The Bacchae

by

Euripides

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Thyrsus Symbol Analysis

Thyrsus Symbol Icon

The thyrsus is an essential part of Dionysian costume and has several layers of symbolic significance. It is a tall rod that the Bacchae hold in one hand, usually made from fennel, wrapped with ivy and topped off with a pine cone. The thyrsus is a remarkable piece of equipment: when granted Dionysian power, it is capable of conjuring forth water, wine, milk from the land. It doubles as a fearsome weapon too, impaling its victims and thus granting the female Bacchae the kind of physical domination usually associated with men. It is, then, a transformational item, granting people new and supernatural powers that extend beyond gender norms and social convention. Another important aspect of the thyrsus is that it is a kind of phallic symbol, emphasizing Dionysus’ status as a god of fertility (and, of course, the ecstatic sexual abandon his rituals include).

The thyrsus turns tragic at the end of the play, as Agave parades through Thebes with the impaled head of her son, Pentheus, perched atop the rod. The thyrsus thus comes to represent the “height” of her tragedy—that is, the immense sorrow that comes with her realization that she has brutally killed her own son. However, it also emphasizes her excessive pride in mistakenly bragging that what’s on top of the thyrsus is some kind of hunting trophy. Ultimately, then, the thyrsus sheds its previous meanings for its ultimate definition—it shows Dionysus’ complete control over the tragedy and horrors that have just unfolded in Thebes.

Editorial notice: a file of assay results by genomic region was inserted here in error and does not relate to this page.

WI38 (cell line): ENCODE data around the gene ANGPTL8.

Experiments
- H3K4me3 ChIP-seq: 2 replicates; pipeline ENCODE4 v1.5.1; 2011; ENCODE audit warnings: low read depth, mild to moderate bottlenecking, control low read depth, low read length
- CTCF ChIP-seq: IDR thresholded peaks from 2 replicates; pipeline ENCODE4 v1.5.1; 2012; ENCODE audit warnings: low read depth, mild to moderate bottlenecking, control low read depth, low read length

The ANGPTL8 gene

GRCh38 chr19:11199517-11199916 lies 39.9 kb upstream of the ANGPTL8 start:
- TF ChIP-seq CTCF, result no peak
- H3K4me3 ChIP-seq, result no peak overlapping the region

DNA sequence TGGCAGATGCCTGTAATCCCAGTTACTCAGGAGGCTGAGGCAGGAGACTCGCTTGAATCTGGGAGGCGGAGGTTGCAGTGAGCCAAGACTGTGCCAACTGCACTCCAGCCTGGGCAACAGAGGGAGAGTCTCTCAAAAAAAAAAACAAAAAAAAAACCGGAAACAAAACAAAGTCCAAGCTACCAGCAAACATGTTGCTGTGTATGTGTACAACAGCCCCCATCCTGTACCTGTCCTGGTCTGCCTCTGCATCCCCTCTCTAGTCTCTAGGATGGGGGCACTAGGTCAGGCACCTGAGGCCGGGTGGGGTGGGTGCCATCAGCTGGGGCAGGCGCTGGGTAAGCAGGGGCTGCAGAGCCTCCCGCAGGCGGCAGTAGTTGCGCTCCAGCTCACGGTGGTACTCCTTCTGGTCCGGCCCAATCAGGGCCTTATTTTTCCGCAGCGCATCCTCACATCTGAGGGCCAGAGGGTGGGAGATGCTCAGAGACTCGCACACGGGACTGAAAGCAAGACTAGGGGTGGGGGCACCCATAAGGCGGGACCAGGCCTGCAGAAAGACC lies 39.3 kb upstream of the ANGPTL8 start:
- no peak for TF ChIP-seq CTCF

Thyrsus Quotes in The Bacchae

The The Bacchae quotes below all refer to the symbol of Thyrsus. For each quote, you can also see the other characters and themes related to it (each theme is indicated by its own dot and icon, like this one:
Disguise, Deception, and Identity Theme Icon
). Note: all page numbers and citation info for the quotes below refer to the Ecco edition of The Bacchae published in 2015.
Lines 169 - 519 Quotes

They say some foreigner has arrived from Lydia:
one of those charlatan magicians
with blond hair that reeks of scent,
the flush of wine in his cheeks
and all the tricks of Aphrodite in his eyes.
Day and night he's with the women,
showing them his mysteries –
holding up his secret, for them to adore.
Once I catch him there'll be none of that tossing of locks
and waving of wands:
I'11take that head from off his body!

Related Characters: Pentheus (speaker), Dionysus, The Bacchae
Related Symbols: Thyrsus, Hair
Page Number: Lines 233-242
Explanation and Analysis:

And here's another miracle! The prophet Tiresias
all got up in fawn skin, and my mother's father
dressed up as a Bacchant with a wand.
You look ridiculous, both of you: have you lost your wits?
I'm ashamed of you, Grandfather.
Shake off that ivy and drop that bloody stick!
This is your doing, Tiresias, I can tell:
another imported god, another chance
to make money on the side from burnt offerings
and reading auguries from the guts of birds.

Related Characters: Pentheus (speaker), Dionysus, Cadmus, Tiresias
Related Symbols: Thyrsus
Page Number: Lines 248-257
Explanation and Analysis:
Lines 520 - 866 Quotes

One woman struck her thyrsus on a rock
and a spring of water shot out, bubbling.
Another drove her fennel wand into the ground
and the god released a jet of wine.
Those who wanted milk
simply tapped the earth
with their fingers and a fountain started.
Pure honey spurted and streamed
from the tips of their wands.
If you had been there, sire,
you would have gone down on your knees and prayed
to the very god you deny.

Related Characters: The Herdsman (speaker), Dionysus, Pentheus, The Bacchae
Related Symbols: Thyrsus
Page Number: Lines 705-710
Explanation and Analysis:

They snatched children
from their homes, and pillaged houses.
Everything they threw on their backs stayed there:
nothing, not even bronze or iron, fell to the earth.